Blisters can form for a variety of reasons—from shoes not fitting properly to wearing the wrong type of sock. If the blister is not causing pain, leave it alone. But if you are like me, you won’t be able to leave it alone. I usually puncture it with a sterilized needle and then squeeze out the liquid. Keep it clean and dry as much as you can. You can try aloe to speed the healing if the skin has come off the top exposing the raw flesh underneath. There are also a lot of special products that you can buy to put over the blister—which can protect it on the run. Some people even swear by duct tape but I have never tried it. Be sure to wear socks that are specifically made for running in order to keep your feet dry and to support the foot.

What can you do?

Simple quick fixes:

  • Use a tennis ball to massage the bottom of your feet. Place it under the arch of your foot and roll it along the arch.
  • If your feet are swollen after the run, put them in an ice bath.
  • Feet aren’t swollen but just sore? Soak your feet in warm water with Epsom salt.
  • Skip the high heels and cowboy boots! (There are some crazy people out there who have run a marathon in high heels to raise money for charity. I am crazy but not THAT crazy.)
  • Wear compression socks to support the feet.

Exercises to stretch and strengthen your feet (start by doing each one 3 times a day and hold for 30 seconds each; increase time as you become more comfortable):

  • Lie on your back and bend your knee into your chest. Take a strap or belt and place it on the ball of the foot, holding the strap on each side of the foot with your hands. Start to extend the leg, bringing it fully straightened. Everyone’s flexibility will be different so you might not have your leg at a 90 degree angle with the body. Once the leg is straight, pull down on the strap so that your toes are coming closer to you and your heel becomes higher than the toes. Repeat on the other side.
  • Sit up tall with your knees bent, back flat. The bottoms of the feet are facing each other and knees are splayed out to the side. Lean forward and weave the fingers of one hand between each of the toes of your opposite foot. With a firm grip, stretch and massage the toes and the ball of the foot.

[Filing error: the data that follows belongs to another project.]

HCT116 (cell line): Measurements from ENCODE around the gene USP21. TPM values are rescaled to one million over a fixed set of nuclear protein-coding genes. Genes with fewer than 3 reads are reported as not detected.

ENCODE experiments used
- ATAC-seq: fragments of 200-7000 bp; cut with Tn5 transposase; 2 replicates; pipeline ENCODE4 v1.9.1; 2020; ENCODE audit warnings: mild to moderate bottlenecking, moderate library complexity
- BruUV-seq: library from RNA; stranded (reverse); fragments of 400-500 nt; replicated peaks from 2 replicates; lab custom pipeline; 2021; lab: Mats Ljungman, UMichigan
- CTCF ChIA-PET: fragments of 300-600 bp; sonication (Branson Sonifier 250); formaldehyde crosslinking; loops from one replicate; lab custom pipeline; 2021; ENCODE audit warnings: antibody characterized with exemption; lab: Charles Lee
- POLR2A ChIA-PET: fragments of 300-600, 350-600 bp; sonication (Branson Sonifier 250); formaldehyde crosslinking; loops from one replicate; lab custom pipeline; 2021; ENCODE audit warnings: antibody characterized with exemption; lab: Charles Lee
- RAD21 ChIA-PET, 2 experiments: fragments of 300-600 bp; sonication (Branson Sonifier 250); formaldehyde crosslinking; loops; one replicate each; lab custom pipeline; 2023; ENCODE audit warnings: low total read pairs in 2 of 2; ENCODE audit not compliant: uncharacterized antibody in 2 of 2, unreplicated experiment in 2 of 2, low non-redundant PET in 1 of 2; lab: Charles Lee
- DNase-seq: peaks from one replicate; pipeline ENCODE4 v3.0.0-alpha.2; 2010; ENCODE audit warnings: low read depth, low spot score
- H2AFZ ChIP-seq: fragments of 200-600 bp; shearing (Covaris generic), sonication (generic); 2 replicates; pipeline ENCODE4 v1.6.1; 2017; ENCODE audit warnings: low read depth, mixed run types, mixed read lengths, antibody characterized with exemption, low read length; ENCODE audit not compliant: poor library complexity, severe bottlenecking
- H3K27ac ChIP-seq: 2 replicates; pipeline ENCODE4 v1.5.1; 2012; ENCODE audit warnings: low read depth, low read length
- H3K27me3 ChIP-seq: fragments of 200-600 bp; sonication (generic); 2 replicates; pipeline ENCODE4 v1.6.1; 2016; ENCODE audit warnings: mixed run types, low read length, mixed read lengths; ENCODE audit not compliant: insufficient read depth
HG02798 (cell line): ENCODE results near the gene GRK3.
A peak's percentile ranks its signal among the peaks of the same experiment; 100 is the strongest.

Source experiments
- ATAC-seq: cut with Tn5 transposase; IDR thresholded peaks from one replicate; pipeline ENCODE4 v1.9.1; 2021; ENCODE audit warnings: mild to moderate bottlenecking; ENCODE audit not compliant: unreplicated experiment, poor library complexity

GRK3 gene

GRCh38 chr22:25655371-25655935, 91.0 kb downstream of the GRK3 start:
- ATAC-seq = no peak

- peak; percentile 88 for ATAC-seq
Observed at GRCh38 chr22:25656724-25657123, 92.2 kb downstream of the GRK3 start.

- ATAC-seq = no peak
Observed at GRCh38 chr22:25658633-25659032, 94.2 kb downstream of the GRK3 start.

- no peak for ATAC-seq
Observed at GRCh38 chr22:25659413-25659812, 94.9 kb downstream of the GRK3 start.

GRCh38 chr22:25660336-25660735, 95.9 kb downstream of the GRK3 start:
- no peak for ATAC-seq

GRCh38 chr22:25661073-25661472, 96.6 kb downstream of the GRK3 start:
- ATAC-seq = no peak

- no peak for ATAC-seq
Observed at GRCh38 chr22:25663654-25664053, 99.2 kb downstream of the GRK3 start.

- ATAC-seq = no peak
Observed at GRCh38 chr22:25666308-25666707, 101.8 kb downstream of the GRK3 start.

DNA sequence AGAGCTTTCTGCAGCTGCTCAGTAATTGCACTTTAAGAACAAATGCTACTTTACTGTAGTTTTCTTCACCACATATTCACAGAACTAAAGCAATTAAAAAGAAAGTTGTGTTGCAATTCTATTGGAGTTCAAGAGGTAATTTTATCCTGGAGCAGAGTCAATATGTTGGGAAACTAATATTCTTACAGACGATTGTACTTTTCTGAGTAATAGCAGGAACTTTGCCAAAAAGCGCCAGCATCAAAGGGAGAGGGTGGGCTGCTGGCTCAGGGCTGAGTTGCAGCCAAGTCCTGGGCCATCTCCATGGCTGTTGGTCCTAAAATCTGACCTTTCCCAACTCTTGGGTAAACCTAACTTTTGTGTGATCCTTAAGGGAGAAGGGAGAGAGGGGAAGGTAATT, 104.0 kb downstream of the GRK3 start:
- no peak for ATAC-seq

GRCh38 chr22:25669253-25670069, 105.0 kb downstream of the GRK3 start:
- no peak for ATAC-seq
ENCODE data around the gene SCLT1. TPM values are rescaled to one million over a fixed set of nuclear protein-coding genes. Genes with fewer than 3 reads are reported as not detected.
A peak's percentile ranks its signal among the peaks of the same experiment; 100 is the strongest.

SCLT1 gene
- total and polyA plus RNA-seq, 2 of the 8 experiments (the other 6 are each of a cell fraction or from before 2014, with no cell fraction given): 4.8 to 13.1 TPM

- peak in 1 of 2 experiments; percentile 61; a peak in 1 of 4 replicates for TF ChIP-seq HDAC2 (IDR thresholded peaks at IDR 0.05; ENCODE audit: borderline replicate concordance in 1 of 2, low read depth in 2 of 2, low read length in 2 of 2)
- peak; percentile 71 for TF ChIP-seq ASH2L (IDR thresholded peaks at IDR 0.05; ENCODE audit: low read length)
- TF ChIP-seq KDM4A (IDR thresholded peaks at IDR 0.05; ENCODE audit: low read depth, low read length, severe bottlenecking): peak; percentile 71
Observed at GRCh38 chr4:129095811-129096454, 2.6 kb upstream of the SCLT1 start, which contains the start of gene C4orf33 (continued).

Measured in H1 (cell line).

• Place a towel on the ground and sit with your feet flat on the towel, knees bent at 90 degrees. Scrunch your toes try to grab the towel with your feet and pull it toward you
  • Stand with your feet a comfortable distance apart. Try to lift just the big toe on both feet, keeping the other toes down. Then try to do the exact opposite: lift all the toes but the big toes. Lift the big toe and baby toe up as you press the three middle toes down. Lift the three middle toes up while pressing the big toe and baby toe down. This one is very difficult at first but with practice you can do it! Most people who pronate, or roll to the inner arch, have a hard time lifting the big toes and most people who supinate, or roll on to the outer edges of the foot, have a hard time lifting the other toes.
  • While sitting in a chair, slowly take the ankle in circles in both directions clockwise and counter-clockwise
  • Place some marbles or other small balls on the floor. Use your toes to pick them up
  • Hero pose: come onto your knees with the knees separated hip width distance and the heels of the feet separated a little wider than the hips. The tops of the feet are flat on the floor. Gently sit the hips down in between the heels. If this feels okay, bring your elbows down to the floor behind you. If this feels okay, start to walk your elbows forward until your back is flat on the floor. Hold for 30 seconds.
  • Toe pose sequence: begin on your hands and knees with a folded blanket under your knees. Your knees and feet should be slightly apart with the shins parallel with each other. Turn your toes under so balls of feet rest on floor. Sit back on heels with knees resting on the floor. Place hands on tops of thighs. Hold for 30 seconds. Next, lift your knees off the floor so that you are squatting and balancing on your toes. Hold for 30 seconds. Next, bring your heels to the floor and sit in a squat with feet flat to the floor. You may need to separate the feet apart wider to bring your heels all the way to the floor
  • Downward-facing dog: begin on your hands and knees with the wrists below the shoulders and the knees below the hips. Curl your toes under and press your hips up, bringing your body into a 90 degree angle with the floor. Lengthen through the arms and the legs. Next, come up on your toes, lifting the arches of your feet as high as possible and then extend the heels down toward the floor. Hold for 30 seconds.